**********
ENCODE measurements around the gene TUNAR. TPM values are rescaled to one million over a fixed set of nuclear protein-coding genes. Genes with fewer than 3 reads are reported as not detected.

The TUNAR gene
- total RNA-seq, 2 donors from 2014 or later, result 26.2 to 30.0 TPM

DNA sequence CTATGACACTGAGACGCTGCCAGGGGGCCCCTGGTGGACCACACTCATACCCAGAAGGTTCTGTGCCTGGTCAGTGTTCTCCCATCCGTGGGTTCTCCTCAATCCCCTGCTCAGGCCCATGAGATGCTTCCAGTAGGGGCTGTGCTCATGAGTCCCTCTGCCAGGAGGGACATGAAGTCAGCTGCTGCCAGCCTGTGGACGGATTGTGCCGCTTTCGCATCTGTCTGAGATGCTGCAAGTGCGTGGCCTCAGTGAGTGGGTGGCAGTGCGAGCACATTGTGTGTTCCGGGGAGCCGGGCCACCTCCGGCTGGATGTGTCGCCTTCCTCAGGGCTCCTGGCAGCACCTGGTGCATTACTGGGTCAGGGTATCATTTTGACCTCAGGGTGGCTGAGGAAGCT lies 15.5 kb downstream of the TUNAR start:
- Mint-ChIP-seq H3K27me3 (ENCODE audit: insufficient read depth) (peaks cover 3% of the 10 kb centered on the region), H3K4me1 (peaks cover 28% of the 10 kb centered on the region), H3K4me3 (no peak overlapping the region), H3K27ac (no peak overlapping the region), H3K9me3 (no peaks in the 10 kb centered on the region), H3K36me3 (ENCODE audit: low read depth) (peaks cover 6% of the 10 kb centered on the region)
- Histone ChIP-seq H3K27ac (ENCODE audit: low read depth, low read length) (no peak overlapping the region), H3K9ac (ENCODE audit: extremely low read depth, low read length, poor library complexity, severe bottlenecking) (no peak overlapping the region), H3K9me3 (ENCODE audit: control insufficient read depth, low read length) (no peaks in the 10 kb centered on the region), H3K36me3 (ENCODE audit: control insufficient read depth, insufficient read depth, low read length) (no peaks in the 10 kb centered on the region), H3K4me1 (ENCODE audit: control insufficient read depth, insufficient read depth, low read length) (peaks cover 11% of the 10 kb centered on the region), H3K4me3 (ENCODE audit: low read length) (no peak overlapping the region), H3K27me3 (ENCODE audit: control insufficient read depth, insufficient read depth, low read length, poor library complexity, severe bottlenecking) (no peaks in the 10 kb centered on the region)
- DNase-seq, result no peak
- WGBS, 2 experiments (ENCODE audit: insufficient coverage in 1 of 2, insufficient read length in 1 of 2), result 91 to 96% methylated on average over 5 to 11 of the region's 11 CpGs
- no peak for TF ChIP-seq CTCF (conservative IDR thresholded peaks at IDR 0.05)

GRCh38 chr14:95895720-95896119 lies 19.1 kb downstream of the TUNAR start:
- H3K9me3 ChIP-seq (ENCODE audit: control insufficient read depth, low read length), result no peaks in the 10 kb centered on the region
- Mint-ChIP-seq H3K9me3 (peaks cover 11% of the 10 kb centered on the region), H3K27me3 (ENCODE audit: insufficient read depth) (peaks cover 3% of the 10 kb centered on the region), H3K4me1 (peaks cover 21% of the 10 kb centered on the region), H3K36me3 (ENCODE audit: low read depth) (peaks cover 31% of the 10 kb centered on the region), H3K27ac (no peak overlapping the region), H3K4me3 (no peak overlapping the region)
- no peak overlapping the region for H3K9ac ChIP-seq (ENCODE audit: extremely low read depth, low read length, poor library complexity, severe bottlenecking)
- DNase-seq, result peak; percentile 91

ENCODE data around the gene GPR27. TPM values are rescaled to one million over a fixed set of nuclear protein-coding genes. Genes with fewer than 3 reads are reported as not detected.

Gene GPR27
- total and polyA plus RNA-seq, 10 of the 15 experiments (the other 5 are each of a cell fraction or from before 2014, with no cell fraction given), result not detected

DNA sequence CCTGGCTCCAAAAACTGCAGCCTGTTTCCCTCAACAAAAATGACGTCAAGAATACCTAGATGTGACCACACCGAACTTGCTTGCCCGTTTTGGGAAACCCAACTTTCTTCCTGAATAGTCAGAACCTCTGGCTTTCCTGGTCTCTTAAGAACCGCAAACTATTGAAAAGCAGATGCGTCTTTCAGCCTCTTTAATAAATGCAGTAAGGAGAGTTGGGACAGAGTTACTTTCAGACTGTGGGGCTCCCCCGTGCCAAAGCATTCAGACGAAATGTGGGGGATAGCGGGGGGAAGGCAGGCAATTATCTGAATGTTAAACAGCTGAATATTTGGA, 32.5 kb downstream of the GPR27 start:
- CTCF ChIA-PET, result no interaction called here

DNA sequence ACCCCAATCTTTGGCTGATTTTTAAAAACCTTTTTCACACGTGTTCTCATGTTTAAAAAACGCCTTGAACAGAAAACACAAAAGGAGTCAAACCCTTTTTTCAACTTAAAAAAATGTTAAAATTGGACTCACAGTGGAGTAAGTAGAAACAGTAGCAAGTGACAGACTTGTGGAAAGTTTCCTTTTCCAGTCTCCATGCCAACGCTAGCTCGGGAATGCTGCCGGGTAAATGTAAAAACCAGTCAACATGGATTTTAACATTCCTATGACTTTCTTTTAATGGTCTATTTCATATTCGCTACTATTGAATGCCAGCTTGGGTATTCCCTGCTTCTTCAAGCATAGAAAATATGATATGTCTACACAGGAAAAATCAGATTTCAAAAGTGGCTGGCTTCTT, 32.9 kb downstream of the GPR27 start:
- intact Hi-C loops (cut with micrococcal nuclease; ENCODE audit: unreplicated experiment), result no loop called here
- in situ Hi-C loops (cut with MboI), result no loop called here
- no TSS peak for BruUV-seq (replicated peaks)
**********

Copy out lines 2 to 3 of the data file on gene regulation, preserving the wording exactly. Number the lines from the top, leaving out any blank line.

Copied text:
The TUNAR gene
- total RNA-seq, 2 donors from 2014 or later, result 26.2 to 30.0 TPM